A mosquito bite once prevented Jovany Lucatero from competing in sports for a lengthy time.
But it was unlike any needle pinch on the skin from the insect. Lucatero, at age 8, started witnessing skin flare ups, shakiness and loss of balance — three symptoms of viral meningitis.
“I was at a school picnic and a mosquito came and bit me. It was kind of tough,” Lucatero recalls. “I also had really bad, throbbing headaches. I was in the hospital for a couple of days too.”
The disease limited physical activities for Lucatero until the end of his eighth grade year.
And once he arrived at Lompoc High for freshman orientation, he let it be known: He was going to compete in sports — and refuse to allow this virus to consume him.
The end result: Channel League titles in both football and track and field for Lucatero, plus a collection of All-League and All-CIF accolades in shoulder pads and with the shot put and discus.
Lucatero left LHS on Thursday as a member of the 2019 graduating class — a class that witnessed its first Channel League titles in the sports Lucatero competed in. He walked across the stage to accept his diploma at Huyck Stadium and now, he’s off to the real world.
While Lucatero couldn’t compete in competitive sports before high school due to viral meningitis, he spent his Friday nights in the fall watching his older brother and past Lompoc High football players underneath the Huyck lights.
He knew inside, he wanted to eventually put on the Braves’ football attire.
And Lucatero went on to help anchor one of the more dominant offensive line units in the Channel League alongside the likes of Juan DeLuna, Gerardo Hernandez and Jacob Nunez. Under the tutelage of offensive line coach and University of Utah grad Matt Sims, the Braves continued to pummel defensive linemen into the grass to clear space for LHS’s vaunted running attack.
He looks back at his LHS gridiron time with fond memories.
“We wanted to carry the same energy they (past Braves) had,” Lucatero said. “I liked how they played and seeing the pre-game hype just made me want to do the same thing and carry that emotion.”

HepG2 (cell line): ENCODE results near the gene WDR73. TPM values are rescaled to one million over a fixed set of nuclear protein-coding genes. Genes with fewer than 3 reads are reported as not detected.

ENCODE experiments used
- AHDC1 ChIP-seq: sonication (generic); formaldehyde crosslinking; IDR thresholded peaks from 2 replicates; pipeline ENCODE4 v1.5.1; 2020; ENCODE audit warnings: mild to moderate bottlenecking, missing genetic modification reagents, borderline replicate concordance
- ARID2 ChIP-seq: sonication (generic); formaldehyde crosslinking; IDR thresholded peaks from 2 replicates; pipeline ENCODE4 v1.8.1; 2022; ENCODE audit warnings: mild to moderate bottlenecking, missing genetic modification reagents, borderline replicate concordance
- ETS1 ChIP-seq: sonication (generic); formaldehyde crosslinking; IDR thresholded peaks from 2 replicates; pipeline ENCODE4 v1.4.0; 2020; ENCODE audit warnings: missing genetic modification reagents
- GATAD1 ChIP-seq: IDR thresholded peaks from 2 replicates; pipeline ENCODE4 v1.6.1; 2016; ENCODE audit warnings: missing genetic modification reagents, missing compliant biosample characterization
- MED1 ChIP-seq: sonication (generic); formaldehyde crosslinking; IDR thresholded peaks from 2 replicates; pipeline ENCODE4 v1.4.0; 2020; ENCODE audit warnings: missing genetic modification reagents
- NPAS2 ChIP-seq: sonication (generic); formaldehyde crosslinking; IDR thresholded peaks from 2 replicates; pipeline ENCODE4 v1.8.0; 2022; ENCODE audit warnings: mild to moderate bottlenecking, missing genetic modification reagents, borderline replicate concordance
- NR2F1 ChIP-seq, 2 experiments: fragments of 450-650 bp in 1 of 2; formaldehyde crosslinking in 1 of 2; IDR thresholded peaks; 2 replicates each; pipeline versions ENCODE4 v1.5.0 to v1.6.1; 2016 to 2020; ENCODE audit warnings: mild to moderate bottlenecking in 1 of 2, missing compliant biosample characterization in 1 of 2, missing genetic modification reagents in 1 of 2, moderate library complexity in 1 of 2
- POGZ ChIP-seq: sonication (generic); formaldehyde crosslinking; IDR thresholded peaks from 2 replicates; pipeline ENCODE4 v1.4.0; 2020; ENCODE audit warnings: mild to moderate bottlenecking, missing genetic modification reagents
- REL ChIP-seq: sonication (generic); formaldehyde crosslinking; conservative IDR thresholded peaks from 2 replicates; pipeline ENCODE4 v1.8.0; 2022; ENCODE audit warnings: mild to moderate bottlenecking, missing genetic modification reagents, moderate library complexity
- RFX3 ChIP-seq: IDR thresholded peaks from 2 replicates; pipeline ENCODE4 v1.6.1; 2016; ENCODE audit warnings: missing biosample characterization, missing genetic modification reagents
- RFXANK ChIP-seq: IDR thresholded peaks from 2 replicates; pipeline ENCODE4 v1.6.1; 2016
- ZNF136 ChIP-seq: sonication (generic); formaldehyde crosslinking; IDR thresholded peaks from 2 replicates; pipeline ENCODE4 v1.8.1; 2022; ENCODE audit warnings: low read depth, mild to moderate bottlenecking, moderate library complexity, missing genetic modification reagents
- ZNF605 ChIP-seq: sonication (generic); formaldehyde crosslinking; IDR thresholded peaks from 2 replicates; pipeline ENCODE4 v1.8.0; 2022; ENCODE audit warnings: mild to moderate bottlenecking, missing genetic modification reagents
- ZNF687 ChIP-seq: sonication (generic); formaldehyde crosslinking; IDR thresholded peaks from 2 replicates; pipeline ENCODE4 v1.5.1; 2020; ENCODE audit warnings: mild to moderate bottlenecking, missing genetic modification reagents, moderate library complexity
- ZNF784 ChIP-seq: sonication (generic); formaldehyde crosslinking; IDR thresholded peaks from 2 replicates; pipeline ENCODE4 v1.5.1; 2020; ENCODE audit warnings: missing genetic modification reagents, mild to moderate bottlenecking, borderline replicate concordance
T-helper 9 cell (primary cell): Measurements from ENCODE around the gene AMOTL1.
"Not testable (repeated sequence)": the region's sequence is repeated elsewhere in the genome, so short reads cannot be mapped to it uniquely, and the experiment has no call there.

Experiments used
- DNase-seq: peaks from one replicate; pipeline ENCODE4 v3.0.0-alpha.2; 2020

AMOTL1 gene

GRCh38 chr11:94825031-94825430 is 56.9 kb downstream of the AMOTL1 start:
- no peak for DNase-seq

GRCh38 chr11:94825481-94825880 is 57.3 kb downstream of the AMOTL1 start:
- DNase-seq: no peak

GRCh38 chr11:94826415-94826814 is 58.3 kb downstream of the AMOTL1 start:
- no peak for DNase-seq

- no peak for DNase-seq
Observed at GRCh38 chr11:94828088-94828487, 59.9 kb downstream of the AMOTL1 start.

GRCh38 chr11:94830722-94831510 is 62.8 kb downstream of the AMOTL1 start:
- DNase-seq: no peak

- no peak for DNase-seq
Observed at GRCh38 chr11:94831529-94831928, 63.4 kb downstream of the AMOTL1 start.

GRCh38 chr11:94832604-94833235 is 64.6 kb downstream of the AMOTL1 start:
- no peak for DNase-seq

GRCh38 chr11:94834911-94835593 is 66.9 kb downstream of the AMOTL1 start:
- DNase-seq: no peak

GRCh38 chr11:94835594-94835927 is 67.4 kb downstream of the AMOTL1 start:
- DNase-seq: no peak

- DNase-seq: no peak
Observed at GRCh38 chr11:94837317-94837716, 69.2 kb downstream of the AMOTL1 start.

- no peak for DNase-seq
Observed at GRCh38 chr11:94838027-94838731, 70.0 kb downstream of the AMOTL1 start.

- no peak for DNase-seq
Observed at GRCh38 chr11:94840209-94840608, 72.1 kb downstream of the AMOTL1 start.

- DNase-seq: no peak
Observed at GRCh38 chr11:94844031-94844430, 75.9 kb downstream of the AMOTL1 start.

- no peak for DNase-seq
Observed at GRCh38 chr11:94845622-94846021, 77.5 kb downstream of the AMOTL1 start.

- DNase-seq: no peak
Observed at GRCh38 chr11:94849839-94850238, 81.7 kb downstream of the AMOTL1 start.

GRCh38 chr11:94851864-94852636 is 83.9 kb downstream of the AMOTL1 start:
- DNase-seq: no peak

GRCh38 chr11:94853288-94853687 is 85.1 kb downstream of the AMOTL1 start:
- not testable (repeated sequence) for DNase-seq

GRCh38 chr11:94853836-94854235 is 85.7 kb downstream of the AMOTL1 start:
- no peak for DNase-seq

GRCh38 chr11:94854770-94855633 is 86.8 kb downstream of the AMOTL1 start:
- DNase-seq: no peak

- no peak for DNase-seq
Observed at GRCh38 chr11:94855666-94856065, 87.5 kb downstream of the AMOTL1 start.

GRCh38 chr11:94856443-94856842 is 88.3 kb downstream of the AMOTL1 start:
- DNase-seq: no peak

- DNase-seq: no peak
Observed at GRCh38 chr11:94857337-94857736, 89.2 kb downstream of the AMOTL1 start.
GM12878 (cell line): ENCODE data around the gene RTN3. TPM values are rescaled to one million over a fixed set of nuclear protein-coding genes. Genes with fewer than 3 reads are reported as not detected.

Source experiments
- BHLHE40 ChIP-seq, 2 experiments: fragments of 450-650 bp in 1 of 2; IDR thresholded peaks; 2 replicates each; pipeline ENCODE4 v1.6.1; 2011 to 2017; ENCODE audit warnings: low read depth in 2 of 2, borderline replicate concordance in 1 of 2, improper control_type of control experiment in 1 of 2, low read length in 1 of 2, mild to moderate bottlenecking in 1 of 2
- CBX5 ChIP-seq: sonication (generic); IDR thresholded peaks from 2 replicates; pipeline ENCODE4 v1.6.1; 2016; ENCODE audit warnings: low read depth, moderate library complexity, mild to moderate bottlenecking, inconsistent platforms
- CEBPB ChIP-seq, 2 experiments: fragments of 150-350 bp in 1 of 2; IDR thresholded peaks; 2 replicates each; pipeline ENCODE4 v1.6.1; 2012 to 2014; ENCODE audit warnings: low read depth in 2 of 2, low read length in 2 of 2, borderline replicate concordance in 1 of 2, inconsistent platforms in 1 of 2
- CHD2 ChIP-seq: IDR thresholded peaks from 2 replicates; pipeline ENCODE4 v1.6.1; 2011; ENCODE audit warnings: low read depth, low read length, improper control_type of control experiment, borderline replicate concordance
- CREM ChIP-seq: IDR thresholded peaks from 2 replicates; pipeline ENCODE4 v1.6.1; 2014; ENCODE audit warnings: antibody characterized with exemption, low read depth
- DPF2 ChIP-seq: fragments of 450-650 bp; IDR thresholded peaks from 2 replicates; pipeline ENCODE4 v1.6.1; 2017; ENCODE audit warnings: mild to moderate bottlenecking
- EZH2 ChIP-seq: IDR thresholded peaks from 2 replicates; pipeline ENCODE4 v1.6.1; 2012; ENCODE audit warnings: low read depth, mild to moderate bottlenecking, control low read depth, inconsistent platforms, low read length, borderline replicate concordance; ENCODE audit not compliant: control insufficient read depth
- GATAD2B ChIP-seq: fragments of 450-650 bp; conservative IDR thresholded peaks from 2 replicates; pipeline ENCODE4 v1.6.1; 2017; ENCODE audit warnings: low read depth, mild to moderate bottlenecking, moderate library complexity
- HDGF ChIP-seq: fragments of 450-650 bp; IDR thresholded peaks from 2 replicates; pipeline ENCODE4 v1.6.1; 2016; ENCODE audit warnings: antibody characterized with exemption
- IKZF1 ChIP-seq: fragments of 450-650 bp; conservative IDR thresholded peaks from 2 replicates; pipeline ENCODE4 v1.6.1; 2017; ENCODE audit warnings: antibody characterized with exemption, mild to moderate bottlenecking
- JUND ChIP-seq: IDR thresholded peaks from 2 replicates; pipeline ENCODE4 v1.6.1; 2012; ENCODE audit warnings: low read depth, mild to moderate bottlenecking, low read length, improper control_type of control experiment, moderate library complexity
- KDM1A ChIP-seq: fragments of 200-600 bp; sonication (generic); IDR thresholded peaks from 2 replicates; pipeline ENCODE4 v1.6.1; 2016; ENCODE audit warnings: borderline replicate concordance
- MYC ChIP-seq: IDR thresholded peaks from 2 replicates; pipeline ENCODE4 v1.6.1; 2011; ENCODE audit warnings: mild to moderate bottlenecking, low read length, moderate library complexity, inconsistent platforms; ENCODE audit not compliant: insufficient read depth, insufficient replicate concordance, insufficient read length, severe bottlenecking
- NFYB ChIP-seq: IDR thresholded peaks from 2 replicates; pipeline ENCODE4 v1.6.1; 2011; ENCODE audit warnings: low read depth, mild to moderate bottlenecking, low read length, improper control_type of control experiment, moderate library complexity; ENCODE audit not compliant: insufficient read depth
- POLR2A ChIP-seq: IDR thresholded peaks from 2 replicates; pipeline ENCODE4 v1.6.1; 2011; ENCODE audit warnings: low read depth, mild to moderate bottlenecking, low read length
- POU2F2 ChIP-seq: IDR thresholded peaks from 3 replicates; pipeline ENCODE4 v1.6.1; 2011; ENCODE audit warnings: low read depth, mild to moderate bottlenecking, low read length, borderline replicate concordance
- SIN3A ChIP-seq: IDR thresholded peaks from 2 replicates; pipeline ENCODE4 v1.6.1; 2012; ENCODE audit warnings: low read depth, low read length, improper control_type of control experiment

Lucatero didn’t stop using his strength following the Braves’ football season.
He picked up the shot put and discus and went on to become an All-League standout and CIF Southern Section Masters qualifier.
“I improved a lot,” said Lucatero, who also threw alongside Nunez and DeLuna. “We competed against ourselves but we also competed against each other, too. I had fun.”
And his name will be in the LHS history books as a member of the Braves’ first-ever boys track and field champions, which he said wasn’t an easy task.
“It was more competitive. Nothing was handed to us, especially against San Marcos and Dos Pueblos,” Lucatero said.
His sports career got a late start. But now, Lucatero says it will come to an end once he arrives to Hancock College this fall.
“I want to try to get into the fire academy as soon as possible,” Lucatero said.
What’s his primary reason for putting out future flames?
“I want to be able to help people and give back to my community — something I’ve always wanted to do,” Lucatero said.
As for viral meningitis, Lucatero says there’s been no sign of it now — saying he still gets treatment but there are no more flare up outbreaks.
And he leaves LHS satisfied with what he accomplished in sports.
“I’m happy with what I did here,” Lucatero said.
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